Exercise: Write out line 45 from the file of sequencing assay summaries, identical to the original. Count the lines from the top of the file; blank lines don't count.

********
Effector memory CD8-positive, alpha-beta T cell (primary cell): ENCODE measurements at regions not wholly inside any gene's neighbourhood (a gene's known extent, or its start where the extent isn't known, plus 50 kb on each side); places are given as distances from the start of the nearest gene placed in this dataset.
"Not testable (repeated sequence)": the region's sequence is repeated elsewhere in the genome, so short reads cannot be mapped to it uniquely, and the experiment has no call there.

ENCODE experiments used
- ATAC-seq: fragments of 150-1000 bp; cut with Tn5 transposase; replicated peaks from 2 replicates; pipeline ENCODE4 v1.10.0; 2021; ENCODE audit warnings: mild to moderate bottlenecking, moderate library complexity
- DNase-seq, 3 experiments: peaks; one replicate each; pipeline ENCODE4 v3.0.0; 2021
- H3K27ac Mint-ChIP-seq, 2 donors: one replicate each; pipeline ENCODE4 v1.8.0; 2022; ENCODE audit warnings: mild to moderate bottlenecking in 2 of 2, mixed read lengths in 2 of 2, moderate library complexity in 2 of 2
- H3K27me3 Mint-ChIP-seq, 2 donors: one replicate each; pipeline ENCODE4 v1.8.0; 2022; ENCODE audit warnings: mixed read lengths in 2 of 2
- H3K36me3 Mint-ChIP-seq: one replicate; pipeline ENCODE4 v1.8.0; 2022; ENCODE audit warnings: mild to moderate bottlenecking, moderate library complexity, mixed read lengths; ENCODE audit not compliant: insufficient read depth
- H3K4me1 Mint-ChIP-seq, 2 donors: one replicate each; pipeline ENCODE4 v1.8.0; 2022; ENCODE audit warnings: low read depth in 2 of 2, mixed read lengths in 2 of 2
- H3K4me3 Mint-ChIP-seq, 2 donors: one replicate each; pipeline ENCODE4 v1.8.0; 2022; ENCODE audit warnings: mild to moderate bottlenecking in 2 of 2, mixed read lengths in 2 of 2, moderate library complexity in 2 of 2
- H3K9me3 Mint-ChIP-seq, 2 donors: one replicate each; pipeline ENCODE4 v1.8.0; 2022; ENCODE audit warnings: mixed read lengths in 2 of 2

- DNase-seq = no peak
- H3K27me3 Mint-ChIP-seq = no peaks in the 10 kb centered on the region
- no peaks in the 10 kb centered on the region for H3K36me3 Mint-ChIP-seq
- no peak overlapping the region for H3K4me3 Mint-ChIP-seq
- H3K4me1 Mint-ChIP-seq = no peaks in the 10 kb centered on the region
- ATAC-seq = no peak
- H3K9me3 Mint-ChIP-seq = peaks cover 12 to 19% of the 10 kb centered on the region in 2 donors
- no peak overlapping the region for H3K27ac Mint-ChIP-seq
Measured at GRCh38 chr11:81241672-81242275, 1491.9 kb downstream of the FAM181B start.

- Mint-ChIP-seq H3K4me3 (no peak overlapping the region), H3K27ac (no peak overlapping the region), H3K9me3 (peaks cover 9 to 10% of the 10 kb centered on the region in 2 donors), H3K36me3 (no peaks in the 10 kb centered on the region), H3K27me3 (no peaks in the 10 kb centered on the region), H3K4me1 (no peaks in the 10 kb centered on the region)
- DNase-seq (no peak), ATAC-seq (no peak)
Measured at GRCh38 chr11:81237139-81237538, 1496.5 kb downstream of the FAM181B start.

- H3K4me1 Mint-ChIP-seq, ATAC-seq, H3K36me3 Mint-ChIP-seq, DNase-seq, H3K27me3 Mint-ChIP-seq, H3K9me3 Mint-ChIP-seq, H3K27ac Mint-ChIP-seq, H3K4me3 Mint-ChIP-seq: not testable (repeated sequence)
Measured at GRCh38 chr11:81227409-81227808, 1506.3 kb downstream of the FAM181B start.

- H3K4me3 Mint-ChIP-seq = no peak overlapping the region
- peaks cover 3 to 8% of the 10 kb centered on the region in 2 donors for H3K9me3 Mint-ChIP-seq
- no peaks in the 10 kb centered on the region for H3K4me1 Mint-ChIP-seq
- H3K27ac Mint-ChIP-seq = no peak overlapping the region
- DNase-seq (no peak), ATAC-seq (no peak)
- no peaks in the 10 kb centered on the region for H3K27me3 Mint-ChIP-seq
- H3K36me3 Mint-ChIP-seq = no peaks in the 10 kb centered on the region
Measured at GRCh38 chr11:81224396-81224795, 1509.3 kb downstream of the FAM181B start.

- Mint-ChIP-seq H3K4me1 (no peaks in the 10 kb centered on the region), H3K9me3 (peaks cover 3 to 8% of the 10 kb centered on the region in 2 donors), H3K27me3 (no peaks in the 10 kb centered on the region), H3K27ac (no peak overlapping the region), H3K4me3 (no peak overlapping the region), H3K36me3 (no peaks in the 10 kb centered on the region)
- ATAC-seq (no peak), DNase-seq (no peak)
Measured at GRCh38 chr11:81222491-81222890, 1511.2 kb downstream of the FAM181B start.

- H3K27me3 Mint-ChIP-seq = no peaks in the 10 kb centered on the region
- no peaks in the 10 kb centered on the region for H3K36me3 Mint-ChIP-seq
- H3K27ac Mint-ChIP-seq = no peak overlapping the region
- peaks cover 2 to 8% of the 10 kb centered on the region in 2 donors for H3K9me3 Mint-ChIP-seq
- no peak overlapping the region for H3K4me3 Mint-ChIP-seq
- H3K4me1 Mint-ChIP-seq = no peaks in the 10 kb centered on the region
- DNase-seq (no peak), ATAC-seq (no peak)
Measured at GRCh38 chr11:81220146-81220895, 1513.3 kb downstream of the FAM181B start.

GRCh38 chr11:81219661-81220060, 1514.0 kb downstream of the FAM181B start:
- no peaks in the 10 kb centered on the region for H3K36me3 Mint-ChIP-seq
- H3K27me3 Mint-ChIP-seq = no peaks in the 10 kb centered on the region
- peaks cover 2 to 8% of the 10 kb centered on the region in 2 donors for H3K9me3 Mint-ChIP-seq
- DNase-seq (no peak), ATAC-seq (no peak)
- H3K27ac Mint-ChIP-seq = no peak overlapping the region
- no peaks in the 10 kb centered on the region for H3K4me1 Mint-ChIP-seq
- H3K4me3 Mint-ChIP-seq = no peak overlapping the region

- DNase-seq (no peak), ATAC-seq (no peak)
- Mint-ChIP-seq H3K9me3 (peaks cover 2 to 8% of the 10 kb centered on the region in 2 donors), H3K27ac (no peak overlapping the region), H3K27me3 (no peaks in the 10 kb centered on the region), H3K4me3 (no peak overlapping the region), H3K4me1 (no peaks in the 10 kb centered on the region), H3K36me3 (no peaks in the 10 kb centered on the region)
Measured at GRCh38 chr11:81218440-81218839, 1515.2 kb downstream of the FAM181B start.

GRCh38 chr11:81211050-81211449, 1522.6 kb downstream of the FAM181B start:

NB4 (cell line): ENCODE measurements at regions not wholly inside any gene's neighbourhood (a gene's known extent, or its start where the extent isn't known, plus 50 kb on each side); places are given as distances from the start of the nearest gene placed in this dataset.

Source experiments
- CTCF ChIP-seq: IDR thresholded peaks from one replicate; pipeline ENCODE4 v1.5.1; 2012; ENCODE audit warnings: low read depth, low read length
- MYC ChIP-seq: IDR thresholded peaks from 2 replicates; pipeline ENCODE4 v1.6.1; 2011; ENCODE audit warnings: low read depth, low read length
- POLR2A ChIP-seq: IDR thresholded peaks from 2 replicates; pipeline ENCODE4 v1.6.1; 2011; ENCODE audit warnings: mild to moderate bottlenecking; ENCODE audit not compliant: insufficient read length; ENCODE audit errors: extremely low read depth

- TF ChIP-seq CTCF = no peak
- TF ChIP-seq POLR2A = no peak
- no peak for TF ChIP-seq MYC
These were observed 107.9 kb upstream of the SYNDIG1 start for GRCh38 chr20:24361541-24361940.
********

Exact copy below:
GRCh38 chr11:81219661-81220060, 1514.0 kb downstream of the FAM181B start: